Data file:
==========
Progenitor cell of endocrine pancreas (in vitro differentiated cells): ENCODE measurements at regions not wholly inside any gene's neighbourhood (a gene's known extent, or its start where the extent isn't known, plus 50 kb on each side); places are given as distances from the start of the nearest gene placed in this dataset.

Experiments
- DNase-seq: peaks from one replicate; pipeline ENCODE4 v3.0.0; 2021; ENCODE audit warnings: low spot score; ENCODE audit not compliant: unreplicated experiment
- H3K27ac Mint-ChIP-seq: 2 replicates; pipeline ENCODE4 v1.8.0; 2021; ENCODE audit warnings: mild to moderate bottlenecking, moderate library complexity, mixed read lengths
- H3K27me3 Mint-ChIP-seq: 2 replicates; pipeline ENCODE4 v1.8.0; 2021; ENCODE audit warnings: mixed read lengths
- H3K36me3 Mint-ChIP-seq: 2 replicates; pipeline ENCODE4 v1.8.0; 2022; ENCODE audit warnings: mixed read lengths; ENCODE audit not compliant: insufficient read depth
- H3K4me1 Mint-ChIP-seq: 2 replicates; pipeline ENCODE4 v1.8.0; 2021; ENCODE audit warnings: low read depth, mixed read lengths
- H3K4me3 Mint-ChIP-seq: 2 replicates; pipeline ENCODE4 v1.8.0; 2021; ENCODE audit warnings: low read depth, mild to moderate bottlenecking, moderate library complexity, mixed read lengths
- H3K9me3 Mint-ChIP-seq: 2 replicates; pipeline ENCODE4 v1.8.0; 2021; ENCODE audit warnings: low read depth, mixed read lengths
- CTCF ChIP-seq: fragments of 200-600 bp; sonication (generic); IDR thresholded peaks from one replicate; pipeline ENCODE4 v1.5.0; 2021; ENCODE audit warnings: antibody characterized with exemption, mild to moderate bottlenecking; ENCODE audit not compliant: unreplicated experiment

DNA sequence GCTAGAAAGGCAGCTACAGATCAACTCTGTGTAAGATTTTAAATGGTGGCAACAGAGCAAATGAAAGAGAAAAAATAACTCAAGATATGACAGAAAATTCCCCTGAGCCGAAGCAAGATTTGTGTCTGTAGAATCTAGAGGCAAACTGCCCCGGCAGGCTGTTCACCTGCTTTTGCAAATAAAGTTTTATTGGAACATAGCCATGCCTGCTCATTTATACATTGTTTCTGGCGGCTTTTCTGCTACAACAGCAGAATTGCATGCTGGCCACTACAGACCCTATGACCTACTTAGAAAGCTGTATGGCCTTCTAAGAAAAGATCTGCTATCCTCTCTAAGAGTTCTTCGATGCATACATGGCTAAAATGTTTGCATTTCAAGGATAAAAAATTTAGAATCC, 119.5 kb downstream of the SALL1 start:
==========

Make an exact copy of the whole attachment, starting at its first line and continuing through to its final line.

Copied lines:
Progenitor cell of endocrine pancreas (in vitro differentiated cells): ENCODE measurements at regions not wholly inside any gene's neighbourhood (a gene's known extent, or its start where the extent isn't known, plus 50 kb on each side); places are given as distances from the start of the nearest gene placed in this dataset.

Experiments
- DNase-seq: peaks from one replicate; pipeline ENCODE4 v3.0.0; 2021; ENCODE audit warnings: low spot score; ENCODE audit not compliant: unreplicated experiment
- H3K27ac Mint-ChIP-seq: 2 replicates; pipeline ENCODE4 v1.8.0; 2021; ENCODE audit warnings: mild to moderate bottlenecking, moderate library complexity, mixed read lengths
- H3K27me3 Mint-ChIP-seq: 2 replicates; pipeline ENCODE4 v1.8.0; 2021; ENCODE audit warnings: mixed read lengths
- H3K36me3 Mint-ChIP-seq: 2 replicates; pipeline ENCODE4 v1.8.0; 2022; ENCODE audit warnings: mixed read lengths; ENCODE audit not compliant: insufficient read depth
- H3K4me1 Mint-ChIP-seq: 2 replicates; pipeline ENCODE4 v1.8.0; 2021; ENCODE audit warnings: low read depth, mixed read lengths
- H3K4me3 Mint-ChIP-seq: 2 replicates; pipeline ENCODE4 v1.8.0; 2021; ENCODE audit warnings: low read depth, mild to moderate bottlenecking, moderate library complexity, mixed read lengths
- H3K9me3 Mint-ChIP-seq: 2 replicates; pipeline ENCODE4 v1.8.0; 2021; ENCODE audit warnings: low read depth, mixed read lengths
- CTCF ChIP-seq: fragments of 200-600 bp; sonication (generic); IDR thresholded peaks from one replicate; pipeline ENCODE4 v1.5.0; 2021; ENCODE audit warnings: antibody characterized with exemption, mild to moderate bottlenecking; ENCODE audit not compliant: unreplicated experiment

DNA sequence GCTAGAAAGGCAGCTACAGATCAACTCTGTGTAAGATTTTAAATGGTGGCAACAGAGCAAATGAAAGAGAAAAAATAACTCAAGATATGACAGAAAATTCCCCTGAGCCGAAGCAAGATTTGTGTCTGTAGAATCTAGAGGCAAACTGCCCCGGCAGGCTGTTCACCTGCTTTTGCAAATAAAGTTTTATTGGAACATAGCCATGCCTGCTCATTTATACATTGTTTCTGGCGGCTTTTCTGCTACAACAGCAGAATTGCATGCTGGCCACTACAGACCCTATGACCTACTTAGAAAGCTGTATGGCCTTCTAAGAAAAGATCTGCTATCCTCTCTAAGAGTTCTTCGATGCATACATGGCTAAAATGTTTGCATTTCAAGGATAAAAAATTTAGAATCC, 119.5 kb downstream of the SALL1 start: